Why are some people more sensitive to noise and others not? I'm writing this as I sit in an apartment (a rented room on a business trip) where the noise from the floor above is merciless. Does anybody else hear it? Am I going crazy?
Babbage singles out Italian organ grinders in Street Nuisances. They are the start of a list of musical performers he finds annoying. Schopenhauer mentions a poem by the Italian painter and poet Bronzino (see child sprezzatura) which describes how noisy a small Italian town can be. The poem Schopenhauer refers to is: Il terzo libro delle opere burlesche aggiunto a quelle di m.Francesco Berni, page 288. The title is De’ Romori, A Messer Luca Martini and it starts:
Poichè, l’infermità vostra, e la mia
N’impedisce il vederli, e’l ragionare,
La penna invece d’occhi, e lingua sia
Ogni mattina il nostro singulare
Maestro mi dà nuove, o Luca mio,
Come la fate, e la siete per fare.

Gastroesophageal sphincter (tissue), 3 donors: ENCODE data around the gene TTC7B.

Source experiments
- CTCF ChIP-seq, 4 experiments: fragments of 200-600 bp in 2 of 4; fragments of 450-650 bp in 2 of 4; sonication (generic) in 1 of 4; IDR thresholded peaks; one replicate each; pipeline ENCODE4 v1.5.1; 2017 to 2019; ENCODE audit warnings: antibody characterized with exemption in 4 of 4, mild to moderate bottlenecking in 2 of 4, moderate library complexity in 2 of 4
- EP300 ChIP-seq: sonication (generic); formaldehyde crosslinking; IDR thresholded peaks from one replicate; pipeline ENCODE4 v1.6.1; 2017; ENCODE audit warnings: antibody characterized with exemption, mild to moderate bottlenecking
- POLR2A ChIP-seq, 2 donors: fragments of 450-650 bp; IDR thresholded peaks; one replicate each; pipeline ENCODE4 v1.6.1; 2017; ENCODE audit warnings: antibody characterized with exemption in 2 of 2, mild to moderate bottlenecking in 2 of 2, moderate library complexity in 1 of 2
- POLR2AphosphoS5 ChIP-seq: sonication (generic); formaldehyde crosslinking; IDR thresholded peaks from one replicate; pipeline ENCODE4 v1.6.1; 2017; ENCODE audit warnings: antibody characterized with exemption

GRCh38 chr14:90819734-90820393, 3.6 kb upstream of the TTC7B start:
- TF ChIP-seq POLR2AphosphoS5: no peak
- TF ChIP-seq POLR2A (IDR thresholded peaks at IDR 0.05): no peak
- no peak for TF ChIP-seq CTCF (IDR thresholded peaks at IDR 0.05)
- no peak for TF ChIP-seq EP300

Luca Martini was a Renaissance engineer and friend of Bronzino. My Renaissance Italian translation capabilities are a bit rusty, but the verse doesn’t seem to have quite the same anger that Schopenhauer or Babbage project, but noise or “romor/romori” (in modern Italian it’s rumore) is mentioned many times. The noise of children (romor de’ fanciulli), bells (de le campane, e da i romor discosto), pots and pans that wreck the sleep (sento di piatti, tegami, e scodelle che m'ha per tutta notte il sonno gausto) and even normally “graceful” cats making noise at night (Anche le gatte o che leggiadra usanza trovò natura, arrabbiando la notte, Fanno tanto rumori). What’s not clear is whether the noises bothered Bronzino, Martini, both, or neither and if this was just a mediation on a noisy town. And, Bronzino didn’t mention the green door (la porta verde). Now that would have been cool (fantastico)!